Delegates from Libya’s rival administrations have reached an agreement at talks in Morocco on criteria for appointments to their country’s key institutions.
Dubbed the “Libyan Dialogue,” the discussions brought together five participants from the internationally recognised Government of National Accord (GNA), which controls the capital, Tripoli and the northwest, and five others from the House of Representatives (HoR), based in the eastern city of Tobruk.
Following the meeting in Bouznika on Thursday, HoR’s Idris Omran read out a joint statement to reporters saying the delegates had agreed “the criteria, transparent mechanisms and objectives” for key posts.
He did not give further details but said the two sides would meet again during the last week of September to finalise mechanisms “that would guarantee the implementation and activation” of the agreement.
The naming of the heads of Libya’s central bank, its National Oil Corporation and the armed forces have been the main points of dispute, according to Libyan media.
Parallel to the Morocco talks, “consultations” took place in Montreux, Switzerland this week between Libyan stakeholders and members of the United Nations Support Mission in Libya (UNSMIL).
Held between September 7-9 under the auspices of the Centre for Humanitarian Dialogue, these meetings were a follow-up to a call made by the rival Libyan administrations on August 22 calling for an end to hostilities and nationwide elections.
The Montreux talks “provide a basis for all responsible Libyan stakeholders to forge the way forward”, said Stephanie Williams, the UN’s interim envoy to Libya.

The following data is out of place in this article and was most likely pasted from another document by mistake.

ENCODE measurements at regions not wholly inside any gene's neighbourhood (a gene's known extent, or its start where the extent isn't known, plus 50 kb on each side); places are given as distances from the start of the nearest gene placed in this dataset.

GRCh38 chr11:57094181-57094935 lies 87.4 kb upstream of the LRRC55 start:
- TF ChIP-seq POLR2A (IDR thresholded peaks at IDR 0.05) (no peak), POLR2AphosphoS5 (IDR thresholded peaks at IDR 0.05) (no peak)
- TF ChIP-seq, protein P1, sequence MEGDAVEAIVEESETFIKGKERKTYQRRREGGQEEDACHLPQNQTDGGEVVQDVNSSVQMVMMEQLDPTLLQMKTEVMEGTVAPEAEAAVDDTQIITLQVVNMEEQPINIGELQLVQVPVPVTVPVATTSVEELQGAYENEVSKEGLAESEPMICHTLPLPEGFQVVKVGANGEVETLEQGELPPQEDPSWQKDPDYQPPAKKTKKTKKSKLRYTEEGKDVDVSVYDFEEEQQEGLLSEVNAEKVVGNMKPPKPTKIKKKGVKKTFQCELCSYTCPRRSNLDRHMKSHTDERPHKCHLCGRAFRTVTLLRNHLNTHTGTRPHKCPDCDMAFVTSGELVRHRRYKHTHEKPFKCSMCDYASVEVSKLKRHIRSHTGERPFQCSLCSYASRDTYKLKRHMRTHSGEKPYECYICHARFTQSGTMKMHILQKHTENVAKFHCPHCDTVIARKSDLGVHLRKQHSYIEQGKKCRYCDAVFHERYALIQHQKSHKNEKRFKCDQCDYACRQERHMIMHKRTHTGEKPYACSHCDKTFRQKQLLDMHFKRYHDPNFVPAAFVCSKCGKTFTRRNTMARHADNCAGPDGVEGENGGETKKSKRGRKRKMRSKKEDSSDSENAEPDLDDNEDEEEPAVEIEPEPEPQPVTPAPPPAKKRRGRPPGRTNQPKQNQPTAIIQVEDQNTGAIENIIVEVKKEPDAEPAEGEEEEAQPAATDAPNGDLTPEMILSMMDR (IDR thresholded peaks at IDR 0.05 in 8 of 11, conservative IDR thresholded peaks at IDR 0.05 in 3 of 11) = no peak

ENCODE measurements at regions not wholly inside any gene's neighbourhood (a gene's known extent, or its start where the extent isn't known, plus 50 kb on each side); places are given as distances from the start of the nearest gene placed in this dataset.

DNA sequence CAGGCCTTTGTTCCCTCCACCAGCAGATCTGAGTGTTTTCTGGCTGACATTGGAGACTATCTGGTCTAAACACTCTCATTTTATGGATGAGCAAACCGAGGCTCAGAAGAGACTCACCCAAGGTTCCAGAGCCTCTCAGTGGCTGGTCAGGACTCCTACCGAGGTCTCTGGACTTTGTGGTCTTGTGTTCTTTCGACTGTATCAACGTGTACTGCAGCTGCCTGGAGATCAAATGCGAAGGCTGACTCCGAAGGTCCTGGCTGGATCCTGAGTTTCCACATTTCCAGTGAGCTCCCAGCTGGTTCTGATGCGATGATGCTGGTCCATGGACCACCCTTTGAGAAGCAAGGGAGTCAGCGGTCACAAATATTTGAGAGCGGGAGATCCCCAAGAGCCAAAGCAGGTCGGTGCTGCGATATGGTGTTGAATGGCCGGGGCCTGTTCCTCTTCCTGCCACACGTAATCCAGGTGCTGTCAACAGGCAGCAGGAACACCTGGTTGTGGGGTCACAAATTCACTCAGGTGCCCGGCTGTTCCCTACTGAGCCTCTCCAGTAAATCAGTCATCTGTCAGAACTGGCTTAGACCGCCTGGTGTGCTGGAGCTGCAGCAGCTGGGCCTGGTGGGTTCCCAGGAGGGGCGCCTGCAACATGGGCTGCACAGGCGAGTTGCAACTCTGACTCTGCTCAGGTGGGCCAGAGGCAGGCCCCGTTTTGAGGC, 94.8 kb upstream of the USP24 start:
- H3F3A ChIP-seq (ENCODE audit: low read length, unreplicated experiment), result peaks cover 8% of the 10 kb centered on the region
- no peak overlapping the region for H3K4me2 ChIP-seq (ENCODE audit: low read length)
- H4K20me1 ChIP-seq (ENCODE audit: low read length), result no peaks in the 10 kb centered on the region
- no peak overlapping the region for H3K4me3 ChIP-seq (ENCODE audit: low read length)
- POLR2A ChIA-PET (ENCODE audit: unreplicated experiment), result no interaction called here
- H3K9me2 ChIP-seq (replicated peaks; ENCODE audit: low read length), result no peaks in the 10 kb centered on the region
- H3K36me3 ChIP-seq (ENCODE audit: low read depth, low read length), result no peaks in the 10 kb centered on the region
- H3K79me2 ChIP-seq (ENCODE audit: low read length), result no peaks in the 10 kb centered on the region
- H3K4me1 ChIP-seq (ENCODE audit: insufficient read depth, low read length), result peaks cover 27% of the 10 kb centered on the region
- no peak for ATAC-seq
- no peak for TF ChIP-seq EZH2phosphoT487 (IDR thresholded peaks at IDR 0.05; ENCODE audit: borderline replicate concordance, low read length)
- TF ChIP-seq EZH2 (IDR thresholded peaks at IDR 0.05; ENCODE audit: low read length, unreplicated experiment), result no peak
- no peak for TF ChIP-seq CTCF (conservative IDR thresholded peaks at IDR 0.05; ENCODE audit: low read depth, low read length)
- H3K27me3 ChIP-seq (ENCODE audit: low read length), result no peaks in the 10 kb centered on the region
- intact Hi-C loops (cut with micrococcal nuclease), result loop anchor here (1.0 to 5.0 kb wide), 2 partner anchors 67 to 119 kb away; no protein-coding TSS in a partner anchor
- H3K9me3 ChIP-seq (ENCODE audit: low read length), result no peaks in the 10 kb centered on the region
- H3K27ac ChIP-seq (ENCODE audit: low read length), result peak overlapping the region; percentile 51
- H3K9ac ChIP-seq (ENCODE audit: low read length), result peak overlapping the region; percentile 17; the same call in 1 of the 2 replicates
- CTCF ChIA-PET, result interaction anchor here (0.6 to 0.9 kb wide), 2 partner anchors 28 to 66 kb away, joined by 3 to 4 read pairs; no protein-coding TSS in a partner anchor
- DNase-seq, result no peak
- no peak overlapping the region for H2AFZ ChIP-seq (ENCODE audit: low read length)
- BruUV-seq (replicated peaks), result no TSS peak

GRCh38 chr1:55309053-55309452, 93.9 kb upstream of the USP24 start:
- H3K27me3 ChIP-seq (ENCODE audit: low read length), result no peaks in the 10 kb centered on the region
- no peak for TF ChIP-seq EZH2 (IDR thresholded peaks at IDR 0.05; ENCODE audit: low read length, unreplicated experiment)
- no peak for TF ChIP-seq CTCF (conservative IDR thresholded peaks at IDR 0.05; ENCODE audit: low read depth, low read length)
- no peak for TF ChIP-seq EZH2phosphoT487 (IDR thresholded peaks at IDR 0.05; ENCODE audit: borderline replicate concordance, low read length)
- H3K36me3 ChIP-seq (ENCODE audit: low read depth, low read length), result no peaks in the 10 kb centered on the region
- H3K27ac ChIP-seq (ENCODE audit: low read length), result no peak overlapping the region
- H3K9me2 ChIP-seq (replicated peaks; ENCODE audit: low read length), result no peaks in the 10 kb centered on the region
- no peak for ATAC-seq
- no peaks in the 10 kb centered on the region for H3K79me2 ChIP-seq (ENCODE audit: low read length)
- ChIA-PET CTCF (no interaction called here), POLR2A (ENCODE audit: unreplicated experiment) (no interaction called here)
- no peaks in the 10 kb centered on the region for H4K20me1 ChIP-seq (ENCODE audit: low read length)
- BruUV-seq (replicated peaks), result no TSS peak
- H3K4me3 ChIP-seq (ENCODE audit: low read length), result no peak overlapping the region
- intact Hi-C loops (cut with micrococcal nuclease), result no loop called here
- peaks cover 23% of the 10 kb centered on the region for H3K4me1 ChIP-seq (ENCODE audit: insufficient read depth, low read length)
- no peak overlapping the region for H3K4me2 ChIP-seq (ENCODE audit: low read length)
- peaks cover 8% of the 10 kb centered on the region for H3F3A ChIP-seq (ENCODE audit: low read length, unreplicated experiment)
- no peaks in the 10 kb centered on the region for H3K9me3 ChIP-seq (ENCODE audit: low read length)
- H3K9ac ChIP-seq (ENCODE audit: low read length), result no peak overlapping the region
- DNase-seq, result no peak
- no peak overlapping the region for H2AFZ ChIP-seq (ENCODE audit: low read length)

Williams also welcomed the meetings in Morocco and said UNSMIL would try to prepare the ground to resume broader Libyan political talks.
“We call upon the international community to shoulder its responsibilities to support this process and to unequivocally respect the Libyan people’s sovereign right to determine their future,” she said.
Libya has endured almost a decade of violent chaos since the 2011 NATO-backed uprising that toppled and killed longtime ruler Muammar Gaddafi.
The oil-rich country has been split between governments in the east and west since disputed elections and an escalation in fighting in 2014.
The crisis worsened last year when renegade military commander Khalifa Haftar, whose forces control eastern Libya and are supported by Egypt, the UAE and Russia, launched an offensive to seize Tripoli, the seat of the GNA, an administration brought in by a UN-brokered deal in December 2015 after talks in Morocco.
Haftar was beaten back earlier this year by the Turkish-backed GNA forces and fighting has now stalled around the central city of Sirte, the gateway to Libya’s eastern oil fields and export terminals.